China’s bonds have become cheaper to insure than those of the U.K. and France since August as the fastest-growing economy surpassed Japan to become the world’s second-largest. Moody’s Investors Service said last week it may raise China’s debt rating from A1, five levels below the top Aaa grade. "

  • Other news, headlines and opinion:

 

Currency wars are necessary if all else fails (By Ambrose Evans-Pritchard)

IMF annual meeting fails to halt slide to currency war

Switzerland hit by currency devaluation race

Cut rates to rein in rand, say analysts (South Africa)

Korean Won Rises to 5-Month High as Fed Policy Boosts Inflows

China's World-Record Currency Reserves May Hit $2.5 Trillion, Fuel Tension

Dollar Weakness Leads Philippines to Consider Diversification of Reserves

India's Central Bank To Intervene In FX Mkt If Flows Lumpy - Gov

Foreclosure freeze could undermine housing market

Federal Reserve May Boost Bond Purchases on Weak U.S. Jobs Data, UBS Says

IMF Considers Extension of Greece's Loan Package, ECB's Bini Smaghi Says

No boost for Social Security checks in 2011

Many physicians see Medicaid pay cut as enrollment rises

FG urges review of bailout for State agency pensions (Ireland)

Majority of Jefferson County commissioners now considering bankruptcy option in sewer case (Blog)

Fed Undaunted by Uncertain Prospects for Money Printing (CNBC)

British Pound Declines Against Euro as Osborne Stokes BOE Easing Concern

 

...........Paul Krugman Laughing

Poet's picture
Poet
Status: Diamond Member (Offline)
Joined: Jan 21 2009
Posts: 1891
Re: Older People Still Working...

 

Re: Mauldin: The Ride of the Keynesian Cowboys

"Think about that. Almost all the job growth has come from those who have reached “retirement age” (whatever that is) continuing to work or going back to work."

My mother is 65. She is still working more than full time doing data entry. My father is 69. He is also still working 6 days per week as a manager after coming out of 2 years of retirement earlier this year. (It's overseas: They've put him up in an apartment and given him a little golf cart to drive around a factory compound because he has difficulty staying on his feet for too long.)

It's not that they are in debt - they have great credit scores and are tenacious savers (but are not investors). But they do have a modest mortgage because they only finally purchased a home in their 50s, and therefore can't afford to live on Social Security alone after the mortgage and property taxes are paid.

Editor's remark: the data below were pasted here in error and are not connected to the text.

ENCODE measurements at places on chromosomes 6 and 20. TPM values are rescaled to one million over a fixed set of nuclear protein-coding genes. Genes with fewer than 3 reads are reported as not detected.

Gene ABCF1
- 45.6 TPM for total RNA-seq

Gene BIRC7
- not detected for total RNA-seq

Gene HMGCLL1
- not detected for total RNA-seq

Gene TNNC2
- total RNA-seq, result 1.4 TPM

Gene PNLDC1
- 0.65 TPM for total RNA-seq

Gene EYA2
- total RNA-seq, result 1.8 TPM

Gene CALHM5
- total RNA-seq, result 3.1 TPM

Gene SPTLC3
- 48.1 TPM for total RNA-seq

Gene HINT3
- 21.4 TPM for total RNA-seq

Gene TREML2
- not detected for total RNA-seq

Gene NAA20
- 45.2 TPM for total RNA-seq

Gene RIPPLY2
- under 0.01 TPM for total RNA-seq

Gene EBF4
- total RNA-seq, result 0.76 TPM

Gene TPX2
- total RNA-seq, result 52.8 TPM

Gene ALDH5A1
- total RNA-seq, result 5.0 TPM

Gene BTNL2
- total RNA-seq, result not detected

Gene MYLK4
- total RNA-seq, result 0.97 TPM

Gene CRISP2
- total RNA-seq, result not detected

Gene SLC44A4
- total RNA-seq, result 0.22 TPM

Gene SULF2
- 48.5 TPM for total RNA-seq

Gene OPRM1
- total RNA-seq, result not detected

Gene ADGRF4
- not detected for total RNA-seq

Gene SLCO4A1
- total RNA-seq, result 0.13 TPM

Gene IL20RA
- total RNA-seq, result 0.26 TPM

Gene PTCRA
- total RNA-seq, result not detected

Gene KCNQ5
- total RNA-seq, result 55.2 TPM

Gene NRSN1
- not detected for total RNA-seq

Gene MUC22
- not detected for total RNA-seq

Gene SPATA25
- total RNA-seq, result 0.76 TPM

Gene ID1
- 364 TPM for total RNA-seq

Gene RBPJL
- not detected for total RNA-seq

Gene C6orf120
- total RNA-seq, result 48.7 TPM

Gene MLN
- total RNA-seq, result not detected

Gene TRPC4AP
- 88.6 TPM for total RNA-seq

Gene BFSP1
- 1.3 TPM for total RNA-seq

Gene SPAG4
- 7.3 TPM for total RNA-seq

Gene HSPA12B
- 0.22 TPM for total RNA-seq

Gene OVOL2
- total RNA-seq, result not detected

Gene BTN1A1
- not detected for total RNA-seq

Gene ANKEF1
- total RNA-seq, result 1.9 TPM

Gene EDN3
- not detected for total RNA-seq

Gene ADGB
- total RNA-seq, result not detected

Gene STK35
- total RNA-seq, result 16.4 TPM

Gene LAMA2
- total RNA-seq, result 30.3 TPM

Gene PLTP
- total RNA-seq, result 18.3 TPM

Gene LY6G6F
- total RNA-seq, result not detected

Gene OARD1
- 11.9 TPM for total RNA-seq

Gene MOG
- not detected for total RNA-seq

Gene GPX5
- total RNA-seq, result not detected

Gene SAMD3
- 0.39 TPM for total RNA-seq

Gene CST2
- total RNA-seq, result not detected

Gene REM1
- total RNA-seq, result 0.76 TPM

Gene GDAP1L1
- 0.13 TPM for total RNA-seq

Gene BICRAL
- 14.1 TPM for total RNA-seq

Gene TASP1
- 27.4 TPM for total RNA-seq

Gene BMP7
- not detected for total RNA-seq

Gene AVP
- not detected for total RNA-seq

Poet

 

leweke1's picture
leweke1
Status: Silver Member (Offline)
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Posts: 101
Re: Daily Digest 10/11 - Global Currency Spat, Iran Ups ...

With grain prices rising precipitously, we may be headed toward a  .corn bubble!

bklement's picture
bklement
Status: Silver Member (Offline)
Joined: Jan 26 2009
Posts: 108
Re: Daily Digest 10/11 - Global Currency Spat, Iran Ups ...

And when that bubble pops we'd get popcorn?

rjs's picture
rjs
Status: Gold Member (Offline)
Joined: Aug 8 2009
Posts: 445
Re: Daily Digest 10/11 - Global Currency Spat, Iran Ups ...

A radical pessimist's guide to the next 10 years - The iconic writer reveals the shape of things to come, with 45 tips for survival and a matching glossary of the new words you'll need to talk about your messed-up future.

dave s's picture
dave s
Status: Bronze Member (Offline)
Joined: Feb 20 2009
Posts: 56
Love this headline

Fed's Yellen: Possible that low rates feed bubbles

DENVER (Reuters) – Low interest rates can contribute to financial bubbles even if they are not a primary culprit, Janet Yellen said in her first speech as vice chair of the Federal Reserve.

At a time of growing concern about the international repercussions of another possible round of monetary easing by the U.S. central bank, Yellen's comments suggested Fed officials are cognizant of the risks to its zero rate policy.

"It is conceivable that accommodative monetary policy could provide tinder for a buildup of leverage and excessive risk-taking in the financial system," Yellen said in prepared remarks to the National Association for Business Economics.

http://news.yahoo.com/s/nm/20101011/bs_nm/us_usa_fed_yellen

Some hard hitting analysis there...

TechGuy's picture
TechGuy
Status: Gold Member (Offline)
Joined: Oct 13 2008
Posts: 414
Re: Daily Digest 10/11 - Global Currency Spat, Iran Ups ...

Paris Oil Drillers Target 100 Billion Barrels Near Brie, Wine

Reserve Size isn't as import as extraction rate and cost. It might contain 1 Trillion barrels, but if the production rate is measured in thousand barrels per day and the cost is $120 it won't help lower prices. 

I also wonder out much the French like benzene and other frack containments in their water supply.

Poet's picture
Poet
Status: Diamond Member (Offline)
Joined: Jan 21 2009
Posts: 1891
Stock Up On Shoes

 

Shoes. Don't forget good, comfortable, sturdy shoes that will fit your feet - especially if you have feet in need of special shoes. Don't buy them all at once now. But keep an eye out for when you start seeing a scarcity of shoes or shoes starting to get intolerably more expensive due to transportation and material costs.

Poet

 

Nacci's picture
Nacci
Status: Silver Member (Offline)
Joined: Apr 22 2009
Posts: 194
Re: Stock Up On Shoes
Poet wrote:

Shoes. Don't forget good, comfortable, sturdy shoes that will fit your feet - especially if you have feet in need of special shoes. Don't buy them all at once now. But keep an eye out for when you start seeing a scarcity of shoes or shoes starting to get intolerably more expensive due to transportation and material costs.Poet

Poet, I think this is great advice and I have been following it for years for myself and my family.  Comfortable, sturdy shoes and boots are a must as are good socks, rugged clothes and outerwear, few of which are made in this country anymore.  In a post oil world when supply lines grind to a halt and these necessary items are no longer available those who follow this advice will benefit greatly.  Nacci.

Damnthematrix's picture
Damnthematrix
Status: Diamond Member (Offline)
Joined: Aug 10 2008
Posts: 3998
Re: Stock Up On Shoes
Poet wrote:

Shoes. Don't forget good, comfortable, sturdy shoes that will fit your feet - especially if you have feet in need of special shoes. Don't buy them all at once now. But keep an eye out for when you start seeing a scarcity of shoes or shoes starting to get intolerably more expensive due to transportation and material costs.

Shoes are very high on my list.....  even though I have actually been thwarted, learning much in the process.